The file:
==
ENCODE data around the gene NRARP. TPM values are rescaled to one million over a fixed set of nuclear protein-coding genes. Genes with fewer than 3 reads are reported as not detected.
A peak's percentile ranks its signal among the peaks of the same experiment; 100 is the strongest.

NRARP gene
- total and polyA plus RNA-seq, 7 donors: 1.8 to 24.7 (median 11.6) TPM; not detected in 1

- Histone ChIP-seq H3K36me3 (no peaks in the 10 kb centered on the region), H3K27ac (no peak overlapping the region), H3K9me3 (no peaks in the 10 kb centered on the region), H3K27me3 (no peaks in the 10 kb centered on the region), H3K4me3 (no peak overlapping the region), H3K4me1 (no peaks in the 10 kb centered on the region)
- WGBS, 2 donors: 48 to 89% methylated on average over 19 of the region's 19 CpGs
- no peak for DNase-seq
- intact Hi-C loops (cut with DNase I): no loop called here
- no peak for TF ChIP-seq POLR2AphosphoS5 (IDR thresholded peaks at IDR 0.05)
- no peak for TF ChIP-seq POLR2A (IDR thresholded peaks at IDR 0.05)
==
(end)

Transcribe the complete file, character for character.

ENCODE data around the gene NRARP. TPM values are rescaled to one million over a fixed set of nuclear protein-coding genes. Genes with fewer than 3 reads are reported as not detected.
A peak's percentile ranks its signal among the peaks of the same experiment; 100 is the strongest.

NRARP gene
- total and polyA plus RNA-seq, 7 donors: 1.8 to 24.7 (median 11.6) TPM; not detected in 1

- Histone ChIP-seq H3K36me3 (no peaks in the 10 kb centered on the region), H3K27ac (no peak overlapping the region), H3K9me3 (no peaks in the 10 kb centered on the region), H3K27me3 (no peaks in the 10 kb centered on the region), H3K4me3 (no peak overlapping the region), H3K4me1 (no peaks in the 10 kb centered on the region)
- WGBS, 2 donors: 48 to 89% methylated on average over 19 of the region's 19 CpGs
- no peak for DNase-seq
- intact Hi-C loops (cut with DNase I): no loop called here
- no peak for TF ChIP-seq POLR2AphosphoS5 (IDR thresholded peaks at IDR 0.05)
- no peak for TF ChIP-seq POLR2A (IDR thresholded peaks at IDR 0.05)